Proactive strategies such as marketing and risk management plans need to be backed up with working capital and core equity. These precautions are necessary to bridge gaps in profits, or at the other end of the spectrum, to proactively position the business for opportunity.
As one example, recently a young producer cut 3,000 acres of marginally profitable, rented ground. On the remaining land, he used information in databases and tracking devices to analyze his profits by field. This practice yielded over $250,000 in net income.
Millennial and Gen Z Generations
While baby boomers are moving on to their next chapter in life, those born between 1995 and 2012 are moving in. Approximately 83 million millennials and 73 million members of Gen Z have begun to enter the workplace and consumer markets in force. As generations before them, these groups will drive consumer, political and societal trends. Workplace culture will be a key factor for attracting and retaining the emerging generations from farm gate to corporate offices.
Gen Z will be quite independent, working in organizations and businesses that have social causes. They will thrive on problem solving and meaningful work. This group will start to challenge colleges and universities on the cost of education, and will increasingly desire customized degrees with a blend of online and face-to-face education. This group will also be “phigital,” treating a meeting on Skype the same as one in person.
On the other hand, millennials who have urbanized will reconnect with rural America through short, interactive experiences. The growth of small recreational vehicles and tiny houses is only the beginning of coming trend shifts with these new generations as they seek extremes and develop a balance of nature and technology.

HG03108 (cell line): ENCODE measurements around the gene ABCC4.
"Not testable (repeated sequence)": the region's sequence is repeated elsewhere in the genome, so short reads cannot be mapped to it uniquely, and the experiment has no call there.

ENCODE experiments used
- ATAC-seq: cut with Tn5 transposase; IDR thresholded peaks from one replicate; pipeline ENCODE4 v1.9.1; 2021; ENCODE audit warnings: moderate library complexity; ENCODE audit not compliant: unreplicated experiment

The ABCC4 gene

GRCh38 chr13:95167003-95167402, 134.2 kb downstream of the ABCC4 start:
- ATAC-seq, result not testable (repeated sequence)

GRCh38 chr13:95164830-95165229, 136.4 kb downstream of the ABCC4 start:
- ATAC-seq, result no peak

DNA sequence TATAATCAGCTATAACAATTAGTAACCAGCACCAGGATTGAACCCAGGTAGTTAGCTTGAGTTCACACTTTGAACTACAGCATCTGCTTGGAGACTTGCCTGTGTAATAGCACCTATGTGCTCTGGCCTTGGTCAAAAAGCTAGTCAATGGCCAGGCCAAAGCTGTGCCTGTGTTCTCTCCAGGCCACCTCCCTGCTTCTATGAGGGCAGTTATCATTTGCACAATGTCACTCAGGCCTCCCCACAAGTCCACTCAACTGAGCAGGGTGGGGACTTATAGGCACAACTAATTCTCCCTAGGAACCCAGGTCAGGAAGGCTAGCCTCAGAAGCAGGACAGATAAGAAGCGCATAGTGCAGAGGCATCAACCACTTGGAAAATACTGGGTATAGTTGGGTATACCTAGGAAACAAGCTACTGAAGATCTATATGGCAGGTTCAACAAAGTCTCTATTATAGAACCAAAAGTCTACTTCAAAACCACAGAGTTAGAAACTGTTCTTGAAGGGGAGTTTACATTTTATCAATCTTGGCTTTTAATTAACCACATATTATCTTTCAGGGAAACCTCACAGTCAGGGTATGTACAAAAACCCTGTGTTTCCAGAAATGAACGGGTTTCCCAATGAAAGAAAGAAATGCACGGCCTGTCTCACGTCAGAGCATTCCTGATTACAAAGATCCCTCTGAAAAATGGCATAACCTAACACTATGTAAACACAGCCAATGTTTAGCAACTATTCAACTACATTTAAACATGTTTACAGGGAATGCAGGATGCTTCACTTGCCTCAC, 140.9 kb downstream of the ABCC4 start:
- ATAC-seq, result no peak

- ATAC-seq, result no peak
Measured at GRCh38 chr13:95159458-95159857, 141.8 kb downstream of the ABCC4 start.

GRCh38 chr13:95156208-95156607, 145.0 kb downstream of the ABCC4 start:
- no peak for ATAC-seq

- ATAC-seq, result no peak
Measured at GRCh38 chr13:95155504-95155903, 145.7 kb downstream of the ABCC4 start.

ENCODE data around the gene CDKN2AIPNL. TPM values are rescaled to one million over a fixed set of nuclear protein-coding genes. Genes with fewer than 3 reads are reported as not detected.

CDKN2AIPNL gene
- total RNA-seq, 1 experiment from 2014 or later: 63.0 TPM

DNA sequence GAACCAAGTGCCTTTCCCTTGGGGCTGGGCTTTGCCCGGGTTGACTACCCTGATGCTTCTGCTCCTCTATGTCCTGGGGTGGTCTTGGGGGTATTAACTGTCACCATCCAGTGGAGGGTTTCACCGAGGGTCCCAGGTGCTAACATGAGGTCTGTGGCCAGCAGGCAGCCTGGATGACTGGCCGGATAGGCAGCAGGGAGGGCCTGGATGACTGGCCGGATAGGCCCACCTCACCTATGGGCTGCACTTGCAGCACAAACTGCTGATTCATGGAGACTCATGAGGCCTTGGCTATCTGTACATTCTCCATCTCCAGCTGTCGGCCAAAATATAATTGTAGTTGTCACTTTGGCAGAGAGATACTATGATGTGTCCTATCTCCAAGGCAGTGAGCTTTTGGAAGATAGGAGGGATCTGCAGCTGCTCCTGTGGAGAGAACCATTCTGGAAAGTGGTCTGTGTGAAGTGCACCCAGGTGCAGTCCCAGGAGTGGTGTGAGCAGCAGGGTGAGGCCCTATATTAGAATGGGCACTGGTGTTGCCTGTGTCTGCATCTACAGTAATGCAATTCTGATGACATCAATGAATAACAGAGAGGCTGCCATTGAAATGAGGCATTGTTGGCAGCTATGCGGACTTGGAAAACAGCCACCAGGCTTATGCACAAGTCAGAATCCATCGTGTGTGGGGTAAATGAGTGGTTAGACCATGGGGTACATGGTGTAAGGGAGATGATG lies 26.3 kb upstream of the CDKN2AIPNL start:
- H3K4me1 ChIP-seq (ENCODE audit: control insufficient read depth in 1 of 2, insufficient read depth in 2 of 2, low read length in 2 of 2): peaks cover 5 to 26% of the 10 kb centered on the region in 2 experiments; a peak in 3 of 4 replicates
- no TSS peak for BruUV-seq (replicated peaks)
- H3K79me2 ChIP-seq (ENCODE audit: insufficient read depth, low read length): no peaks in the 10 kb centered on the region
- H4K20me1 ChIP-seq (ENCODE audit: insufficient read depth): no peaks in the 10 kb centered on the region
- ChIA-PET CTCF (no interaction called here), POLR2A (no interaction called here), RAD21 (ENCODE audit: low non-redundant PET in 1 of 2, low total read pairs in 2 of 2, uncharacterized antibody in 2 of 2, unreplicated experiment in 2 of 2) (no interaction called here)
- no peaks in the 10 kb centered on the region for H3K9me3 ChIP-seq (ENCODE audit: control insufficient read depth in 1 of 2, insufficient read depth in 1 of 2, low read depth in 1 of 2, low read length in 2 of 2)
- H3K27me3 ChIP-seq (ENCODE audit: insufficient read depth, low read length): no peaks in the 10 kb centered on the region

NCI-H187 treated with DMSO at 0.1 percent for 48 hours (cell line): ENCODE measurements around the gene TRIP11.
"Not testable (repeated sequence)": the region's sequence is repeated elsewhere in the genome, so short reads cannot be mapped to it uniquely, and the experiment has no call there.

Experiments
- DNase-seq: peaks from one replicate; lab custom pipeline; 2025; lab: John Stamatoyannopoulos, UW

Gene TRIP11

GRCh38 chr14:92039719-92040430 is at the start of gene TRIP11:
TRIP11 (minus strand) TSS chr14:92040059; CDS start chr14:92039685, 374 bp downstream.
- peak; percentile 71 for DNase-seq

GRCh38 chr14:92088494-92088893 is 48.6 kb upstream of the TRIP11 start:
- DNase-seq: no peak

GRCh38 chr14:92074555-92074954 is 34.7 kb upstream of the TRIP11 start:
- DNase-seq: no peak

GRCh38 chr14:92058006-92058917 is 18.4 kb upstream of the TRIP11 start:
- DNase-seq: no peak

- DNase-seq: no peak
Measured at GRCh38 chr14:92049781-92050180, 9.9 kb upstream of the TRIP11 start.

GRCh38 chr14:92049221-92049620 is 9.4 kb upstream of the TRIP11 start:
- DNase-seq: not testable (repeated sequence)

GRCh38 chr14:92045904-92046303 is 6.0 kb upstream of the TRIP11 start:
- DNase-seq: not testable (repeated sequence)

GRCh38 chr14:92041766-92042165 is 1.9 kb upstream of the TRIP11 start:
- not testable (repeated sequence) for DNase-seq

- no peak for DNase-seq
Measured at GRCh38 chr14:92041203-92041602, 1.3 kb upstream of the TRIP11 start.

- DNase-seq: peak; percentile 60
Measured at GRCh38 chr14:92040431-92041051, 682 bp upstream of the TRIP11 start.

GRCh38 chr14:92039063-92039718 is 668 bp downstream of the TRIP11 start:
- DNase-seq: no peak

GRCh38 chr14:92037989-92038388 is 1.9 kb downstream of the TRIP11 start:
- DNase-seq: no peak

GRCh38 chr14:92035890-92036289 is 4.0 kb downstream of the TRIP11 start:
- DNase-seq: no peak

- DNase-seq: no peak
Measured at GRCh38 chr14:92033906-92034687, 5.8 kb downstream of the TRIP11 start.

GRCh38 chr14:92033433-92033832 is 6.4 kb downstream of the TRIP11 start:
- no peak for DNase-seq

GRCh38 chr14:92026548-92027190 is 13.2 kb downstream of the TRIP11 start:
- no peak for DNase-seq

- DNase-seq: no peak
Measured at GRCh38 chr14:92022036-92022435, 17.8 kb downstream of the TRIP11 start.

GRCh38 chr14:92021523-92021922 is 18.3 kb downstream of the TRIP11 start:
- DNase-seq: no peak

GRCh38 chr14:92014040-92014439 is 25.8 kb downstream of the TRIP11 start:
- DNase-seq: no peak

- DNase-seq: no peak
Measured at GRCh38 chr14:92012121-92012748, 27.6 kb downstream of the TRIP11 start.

The New Workforce
Involved in education for nearly 40 years, I see a seismic shift on the horizon. During the last 30 years of agricultural banking and lending schools, participants generally came from agricultural backgrounds with degrees from well-known agricultural schools. Most were also male. Today, a majority of the graduates are from non-agricultural programs; there are more females and less farming backgrounds. To keep pace with these trends, training and education programs must be reorganized. More quick-learning modules on different sectors of agriculture as well as a focus on the emotional intelligence side of the business, such as dealing with different personalities, are both needed. Agricultural lending and to some extent the agribusiness industry will thrive on the following “Cs”:
A workplace culture that is caring and will also cultivate professional growth. Agricultural lenders must demonstrate the ability to calculate and analyze data, and also critically think how the data combines with the “intangibles.” Next, the lender must communicate the findings both internally and externally to the institution as well as the customer.
Today’s agricultural environment calls for learning opportunities such as internships with practical hands-on assignments, mentor and mentee relations that provide 360-degree feedback, growth assignments and combined customer and lender education.
Thus, with this perceptual acuity, or insight into the future, what does one need to thrive?
One. Balance the organization between the head and the heart. The head represents the bottom-line numbers, while the heart is the work culture environment that brings out the passion.
Two. Think globally, but bring it down locally. This requires one to be interdependent, often using an advisory team or other peer groups to mix things up and stay on top of trends.
Three. Focus on the variables that one can manage. Manage around the rest of the noise and clutter from the “uncontrollables."
Four. Commit to education and learning. Then, do something with it! Remember the old adage “if you’re not learning, your neighbor is.” And remember that neighbor could be in India, China or anywhere.
And finally, five. Agriculture is a people business. Your net worth financially and mentally is directly related to your network of colleagues, mentors and friends.